I recently read this from Thomas Armstrong’s Neurodiversity: Discovering the extraordinary gifts of Autism, ADHD, Dyslexia, and Other Brain Differences (pg. 100, 105-7). Admittedly there is some risk of justifying a depressed outlook (Armstrong is a self-described depressive); yet most of what he writes agrees with my own experience.
“Among the Coast Salish group of Native Americans in British Columbia, Washington, and Oregon, according to anthropologist Terry O Nell, 75 percent of the community identified themselves as being depressed. However, they had integrated the experience of depression into their own self-identity as a people. Writing about the Salish, anthropologist Richard Grinker notes, ‘The way to deal with the depression, the Salish people believe, is by transforming one’s sadness into compassion for others. It doesn’t get rid of the depression, but it does make the depressed individuals more useful members of their families and communities. The Salish think that depressed people—that is, the most “real Indians”—are the best guides for their community.’ Similarly, anthropologist Gananeth Obeyesekere suggests that the Buddhists of Sri Lanka see symptoms of hopelessness, meaninglessness, and sorrow as part of a recognized philosophy of life, not as a disorder.
“Research actually supports the idea that people who are depressed see the world more realistically than those who are not depressed. Psychologists have recruited groups of mildly depressed and nondepressed individuals and sat them in front of a light bulb and a button. When the subject pressed the button, the light bulb either came on or did not. In truth, the button didn’t control the light bulb at all, but individuals in the nondepressed group were more likely to think they were in charge of events and had control over the lighting of the bulb, while those in the depressed group were more realistic in their evaluation of events.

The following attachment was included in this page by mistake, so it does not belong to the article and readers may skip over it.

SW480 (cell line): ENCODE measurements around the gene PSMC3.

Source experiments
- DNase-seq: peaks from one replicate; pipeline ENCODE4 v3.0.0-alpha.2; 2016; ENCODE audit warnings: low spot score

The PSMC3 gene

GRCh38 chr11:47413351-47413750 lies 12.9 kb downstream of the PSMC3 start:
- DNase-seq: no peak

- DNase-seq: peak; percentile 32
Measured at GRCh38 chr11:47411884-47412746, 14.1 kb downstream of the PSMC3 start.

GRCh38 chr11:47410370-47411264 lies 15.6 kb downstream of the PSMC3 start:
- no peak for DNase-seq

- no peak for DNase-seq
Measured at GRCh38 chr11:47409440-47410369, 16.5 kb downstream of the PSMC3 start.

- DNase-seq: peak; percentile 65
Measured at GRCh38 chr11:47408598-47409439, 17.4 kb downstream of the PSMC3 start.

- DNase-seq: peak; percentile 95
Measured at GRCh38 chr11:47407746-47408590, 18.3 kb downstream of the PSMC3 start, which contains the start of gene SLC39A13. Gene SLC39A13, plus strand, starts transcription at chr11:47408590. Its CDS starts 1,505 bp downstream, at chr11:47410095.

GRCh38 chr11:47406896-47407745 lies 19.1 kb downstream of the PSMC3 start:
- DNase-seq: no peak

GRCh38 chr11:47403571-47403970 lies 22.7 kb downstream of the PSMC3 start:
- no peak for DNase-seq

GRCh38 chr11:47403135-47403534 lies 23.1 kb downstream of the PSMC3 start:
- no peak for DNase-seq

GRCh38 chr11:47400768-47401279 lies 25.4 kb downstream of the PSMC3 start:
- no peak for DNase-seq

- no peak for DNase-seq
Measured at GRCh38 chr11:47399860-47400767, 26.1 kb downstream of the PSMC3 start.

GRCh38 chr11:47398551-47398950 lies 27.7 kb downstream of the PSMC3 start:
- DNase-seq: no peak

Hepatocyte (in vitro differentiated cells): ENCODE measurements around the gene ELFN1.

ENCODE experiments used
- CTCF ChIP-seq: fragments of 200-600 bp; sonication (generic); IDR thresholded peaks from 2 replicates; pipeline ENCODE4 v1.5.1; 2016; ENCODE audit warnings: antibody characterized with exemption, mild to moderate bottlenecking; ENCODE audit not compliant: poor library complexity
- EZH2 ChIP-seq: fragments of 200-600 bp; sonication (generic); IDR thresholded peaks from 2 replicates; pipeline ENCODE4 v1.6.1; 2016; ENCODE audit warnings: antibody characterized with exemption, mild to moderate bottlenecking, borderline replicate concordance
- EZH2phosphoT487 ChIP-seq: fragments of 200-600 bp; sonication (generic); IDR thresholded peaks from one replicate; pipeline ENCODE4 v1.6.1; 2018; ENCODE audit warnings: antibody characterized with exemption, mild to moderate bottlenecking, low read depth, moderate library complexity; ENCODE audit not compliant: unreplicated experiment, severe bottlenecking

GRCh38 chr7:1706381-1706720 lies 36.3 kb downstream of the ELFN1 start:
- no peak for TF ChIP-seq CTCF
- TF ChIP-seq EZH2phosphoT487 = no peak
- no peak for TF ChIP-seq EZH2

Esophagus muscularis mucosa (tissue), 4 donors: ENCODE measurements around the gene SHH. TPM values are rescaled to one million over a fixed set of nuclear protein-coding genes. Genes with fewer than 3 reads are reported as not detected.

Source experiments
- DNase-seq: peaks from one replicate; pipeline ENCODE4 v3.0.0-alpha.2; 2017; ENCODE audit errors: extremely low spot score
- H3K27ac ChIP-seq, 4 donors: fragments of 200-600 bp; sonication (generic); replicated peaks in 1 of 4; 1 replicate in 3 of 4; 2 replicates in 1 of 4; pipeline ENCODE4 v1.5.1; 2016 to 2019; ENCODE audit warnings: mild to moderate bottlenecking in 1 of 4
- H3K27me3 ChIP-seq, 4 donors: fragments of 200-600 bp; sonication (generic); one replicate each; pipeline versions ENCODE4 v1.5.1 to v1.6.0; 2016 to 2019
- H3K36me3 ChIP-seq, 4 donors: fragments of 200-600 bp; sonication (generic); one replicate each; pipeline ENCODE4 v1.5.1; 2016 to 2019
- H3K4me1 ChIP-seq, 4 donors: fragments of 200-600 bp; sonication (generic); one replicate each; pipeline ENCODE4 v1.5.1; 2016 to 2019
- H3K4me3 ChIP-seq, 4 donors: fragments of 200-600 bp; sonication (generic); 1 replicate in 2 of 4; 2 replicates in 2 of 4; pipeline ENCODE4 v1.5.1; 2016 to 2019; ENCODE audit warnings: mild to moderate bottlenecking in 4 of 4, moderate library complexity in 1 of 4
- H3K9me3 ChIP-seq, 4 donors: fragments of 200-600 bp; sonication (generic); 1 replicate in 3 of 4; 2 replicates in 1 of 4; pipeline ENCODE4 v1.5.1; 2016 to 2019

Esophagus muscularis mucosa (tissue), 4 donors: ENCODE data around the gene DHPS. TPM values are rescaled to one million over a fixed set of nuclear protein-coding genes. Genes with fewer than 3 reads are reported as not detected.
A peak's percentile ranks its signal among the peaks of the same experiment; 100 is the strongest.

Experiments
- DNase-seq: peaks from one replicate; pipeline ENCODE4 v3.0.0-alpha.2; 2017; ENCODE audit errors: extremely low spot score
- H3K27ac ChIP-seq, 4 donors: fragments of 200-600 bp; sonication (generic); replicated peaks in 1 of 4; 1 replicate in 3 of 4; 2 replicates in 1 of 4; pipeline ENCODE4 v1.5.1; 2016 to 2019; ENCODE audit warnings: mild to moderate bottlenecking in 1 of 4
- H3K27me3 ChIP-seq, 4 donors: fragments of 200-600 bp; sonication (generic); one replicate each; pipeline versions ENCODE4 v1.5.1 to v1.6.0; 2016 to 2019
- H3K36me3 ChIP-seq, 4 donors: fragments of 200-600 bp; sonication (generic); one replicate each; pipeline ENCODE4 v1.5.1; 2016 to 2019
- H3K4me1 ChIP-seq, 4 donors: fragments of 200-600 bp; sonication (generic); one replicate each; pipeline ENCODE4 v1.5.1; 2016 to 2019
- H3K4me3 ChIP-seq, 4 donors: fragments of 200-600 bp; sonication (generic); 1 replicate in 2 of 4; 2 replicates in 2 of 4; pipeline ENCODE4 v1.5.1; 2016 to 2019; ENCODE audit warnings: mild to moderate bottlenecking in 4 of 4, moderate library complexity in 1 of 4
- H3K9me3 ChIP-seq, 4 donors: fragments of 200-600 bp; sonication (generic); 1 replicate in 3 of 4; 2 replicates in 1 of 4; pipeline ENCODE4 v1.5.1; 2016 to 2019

“Depressed people, although sadder, appear to be wiser than nondepressed individuals. . . . As Jungian psychologist James Hillman points out, ‘Sometimes I think there’s an underlying depression in the culture. . . . It makes me think that if you’re not depressed, you’re abnormal because the soul knows about the trees that are destroyed, the buildings that are destroyed, the ugliness that is spreading, the chaos of the culture in many ways . . . and somehow if you’re not in mourning for what’s going on in the world, you’re cut off from the soul of the world. So in that sense I would think an underlying depression is a kind of adaptation to the reality of the world.’ . . . Hillman is suggesting here that the conditions of today’s world should evoke perhaps a sense of mournful empathy and that depression in our times cannot be untangled from the atrocities that occur in the name of civilization.
“Emely Gut states, ‘In a competitive, industrial, technocratic, and combative society as ours, it is an unacceptable thought that the depressed affect causing us to slow down and withdraw into ourselves could be useful and necessary to our personal development and to our adaptation to change. In business and industry, in military service, and in public education, where human activity is conducted in keeping with rigid time schedules, only physical disability is—grudgingly—tolerated as an excuse for deserting one’s desk, one’s machine, or one’s platoon during working hours.’
“The experience of depression, then, could represent a certain kind of revolt against core American values, a protest against as busy society, where the individual is bargaining for some time off to look at life and its complex problems and find a way to cope with it all. There is research from the field of evolutionary psychology indicating that this may be why depression evolved in the first place. Evolutionary psychologists suggest that depression may have initially developed as a way of dealing with extraordinary levels of goal frustration: an inability to hunt, difficulty in obtaining the mate of one’s choice, insufficient help with child care, or other prehistoric tasks. Depression served, first of all, to put the brakes on so that some time could be given to searching out possible solutions (this may be the function of rumination in depression). In some cases, unrealistic goals needed to be abandoned.”